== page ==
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This poem — set in the countryside near his hometown of Madison, Minn. — was included in Bly's first collection, "Silence in the Snowy Fields" (1962).

Driving Toward the Lac Qui Parle River


I am driving; it is dusk; Minnesota.

The stubble field catches the last growth of sun.

The soybeans are breathing on all sides.

Old men are sitting before their houses on car seats

In the small towns. I am happy,

The moon rising above the turkey sheds.


The small world of the car

Plunges through the deep fields of the night,

On the road from Willmar to Milan.

This solitude covered with iron

Moves through the fields of night

Penetrated by the noise of crickets.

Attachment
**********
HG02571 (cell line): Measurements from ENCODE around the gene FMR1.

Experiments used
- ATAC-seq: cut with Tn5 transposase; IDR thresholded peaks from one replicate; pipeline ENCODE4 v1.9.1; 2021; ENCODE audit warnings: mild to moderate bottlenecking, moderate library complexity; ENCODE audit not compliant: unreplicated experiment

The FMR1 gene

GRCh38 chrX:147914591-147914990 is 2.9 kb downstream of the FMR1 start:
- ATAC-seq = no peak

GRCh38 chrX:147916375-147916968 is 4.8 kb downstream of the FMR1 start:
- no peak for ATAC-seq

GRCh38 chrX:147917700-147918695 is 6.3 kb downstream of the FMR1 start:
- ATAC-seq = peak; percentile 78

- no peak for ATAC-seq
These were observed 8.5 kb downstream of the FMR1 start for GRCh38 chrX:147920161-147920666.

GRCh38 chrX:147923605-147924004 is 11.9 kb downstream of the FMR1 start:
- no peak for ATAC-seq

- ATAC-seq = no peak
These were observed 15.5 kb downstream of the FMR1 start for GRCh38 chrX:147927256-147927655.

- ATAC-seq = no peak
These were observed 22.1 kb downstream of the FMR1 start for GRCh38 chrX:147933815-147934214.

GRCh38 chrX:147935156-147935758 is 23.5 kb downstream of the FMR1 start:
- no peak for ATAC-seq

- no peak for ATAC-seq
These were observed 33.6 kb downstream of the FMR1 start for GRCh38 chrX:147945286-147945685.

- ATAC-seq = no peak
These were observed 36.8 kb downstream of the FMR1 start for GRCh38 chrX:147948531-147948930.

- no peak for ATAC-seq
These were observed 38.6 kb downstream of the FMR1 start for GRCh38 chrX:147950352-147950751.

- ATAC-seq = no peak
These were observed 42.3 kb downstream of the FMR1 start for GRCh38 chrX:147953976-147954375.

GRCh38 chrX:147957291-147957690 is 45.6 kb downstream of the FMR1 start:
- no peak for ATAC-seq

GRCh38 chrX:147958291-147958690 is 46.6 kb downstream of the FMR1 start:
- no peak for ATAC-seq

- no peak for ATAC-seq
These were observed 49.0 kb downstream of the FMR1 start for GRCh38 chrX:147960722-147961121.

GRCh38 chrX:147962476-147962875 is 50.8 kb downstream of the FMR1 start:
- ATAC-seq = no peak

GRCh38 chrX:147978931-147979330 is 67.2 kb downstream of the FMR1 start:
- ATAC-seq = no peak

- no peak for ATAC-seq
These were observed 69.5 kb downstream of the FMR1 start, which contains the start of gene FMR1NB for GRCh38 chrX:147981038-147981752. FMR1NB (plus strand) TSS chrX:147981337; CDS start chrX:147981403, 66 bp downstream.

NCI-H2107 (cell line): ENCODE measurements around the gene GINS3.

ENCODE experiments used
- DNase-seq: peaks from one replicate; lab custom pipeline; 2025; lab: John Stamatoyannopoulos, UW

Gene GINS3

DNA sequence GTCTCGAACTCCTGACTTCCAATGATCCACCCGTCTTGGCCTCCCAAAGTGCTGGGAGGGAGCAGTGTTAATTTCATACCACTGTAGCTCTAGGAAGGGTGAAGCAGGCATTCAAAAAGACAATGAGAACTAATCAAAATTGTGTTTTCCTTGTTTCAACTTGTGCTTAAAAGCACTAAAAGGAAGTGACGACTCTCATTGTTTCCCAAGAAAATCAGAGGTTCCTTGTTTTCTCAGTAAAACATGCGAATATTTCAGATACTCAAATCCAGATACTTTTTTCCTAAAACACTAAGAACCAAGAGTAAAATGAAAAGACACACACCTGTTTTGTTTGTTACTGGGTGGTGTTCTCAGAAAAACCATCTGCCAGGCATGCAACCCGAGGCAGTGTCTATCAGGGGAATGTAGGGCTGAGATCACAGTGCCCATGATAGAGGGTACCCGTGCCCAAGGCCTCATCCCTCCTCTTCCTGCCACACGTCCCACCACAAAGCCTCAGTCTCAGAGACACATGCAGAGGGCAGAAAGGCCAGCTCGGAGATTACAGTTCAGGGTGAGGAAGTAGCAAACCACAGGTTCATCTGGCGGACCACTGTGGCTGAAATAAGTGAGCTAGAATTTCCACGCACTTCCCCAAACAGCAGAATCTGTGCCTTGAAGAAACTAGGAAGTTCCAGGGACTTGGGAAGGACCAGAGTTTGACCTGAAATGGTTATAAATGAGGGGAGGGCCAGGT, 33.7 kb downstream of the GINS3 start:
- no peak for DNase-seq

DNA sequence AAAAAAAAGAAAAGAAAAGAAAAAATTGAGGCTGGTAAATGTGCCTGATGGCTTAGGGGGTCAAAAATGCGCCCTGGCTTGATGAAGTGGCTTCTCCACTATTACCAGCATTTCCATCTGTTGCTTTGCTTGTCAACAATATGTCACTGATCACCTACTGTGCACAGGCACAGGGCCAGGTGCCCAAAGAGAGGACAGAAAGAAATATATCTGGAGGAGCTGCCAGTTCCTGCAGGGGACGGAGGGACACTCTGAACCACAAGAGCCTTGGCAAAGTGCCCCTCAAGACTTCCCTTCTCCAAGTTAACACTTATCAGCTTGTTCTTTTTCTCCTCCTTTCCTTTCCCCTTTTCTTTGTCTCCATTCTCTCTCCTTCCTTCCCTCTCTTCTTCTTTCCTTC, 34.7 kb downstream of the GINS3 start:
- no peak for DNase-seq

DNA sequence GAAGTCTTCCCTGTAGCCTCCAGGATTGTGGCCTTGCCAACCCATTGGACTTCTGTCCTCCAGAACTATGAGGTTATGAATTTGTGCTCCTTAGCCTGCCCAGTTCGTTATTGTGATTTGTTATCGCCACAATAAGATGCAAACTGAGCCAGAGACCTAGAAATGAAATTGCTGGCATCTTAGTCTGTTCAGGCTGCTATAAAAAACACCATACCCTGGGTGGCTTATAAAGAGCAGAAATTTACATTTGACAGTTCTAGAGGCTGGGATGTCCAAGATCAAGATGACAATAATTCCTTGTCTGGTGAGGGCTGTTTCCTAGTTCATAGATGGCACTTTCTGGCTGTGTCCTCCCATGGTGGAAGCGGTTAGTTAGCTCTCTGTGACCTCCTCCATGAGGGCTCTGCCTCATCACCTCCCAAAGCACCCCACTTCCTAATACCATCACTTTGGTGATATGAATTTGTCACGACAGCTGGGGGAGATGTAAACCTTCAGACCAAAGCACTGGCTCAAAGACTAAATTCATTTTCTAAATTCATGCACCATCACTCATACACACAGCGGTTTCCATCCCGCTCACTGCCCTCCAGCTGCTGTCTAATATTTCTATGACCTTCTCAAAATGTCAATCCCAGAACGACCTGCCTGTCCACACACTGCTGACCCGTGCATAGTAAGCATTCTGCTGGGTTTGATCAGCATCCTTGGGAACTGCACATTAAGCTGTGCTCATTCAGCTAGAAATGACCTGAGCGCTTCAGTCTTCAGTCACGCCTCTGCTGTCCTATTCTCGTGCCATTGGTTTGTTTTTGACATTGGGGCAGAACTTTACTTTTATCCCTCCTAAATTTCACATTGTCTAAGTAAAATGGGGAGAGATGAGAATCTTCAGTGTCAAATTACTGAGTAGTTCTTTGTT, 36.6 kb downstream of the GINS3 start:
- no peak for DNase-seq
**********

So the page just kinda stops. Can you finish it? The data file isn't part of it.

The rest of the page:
Nearly to Milan, suddenly a small bridge,

And water kneeling in the moonlight.

In small towns the houses are built right on the ground;

The lamplight falls on all fours on the grass.

When I reach the river, the full moon covers it.

A few people are talking, low, in a boat.

Robert Bly, "Driving Toward the Lac Qui Parle River" from "Silence in the Snowy Fields" (Middletown, Conn.: Wesleyan University Press, 1962). Copyright © 1962 by Robert Bly. Reprinted with the permission of the family.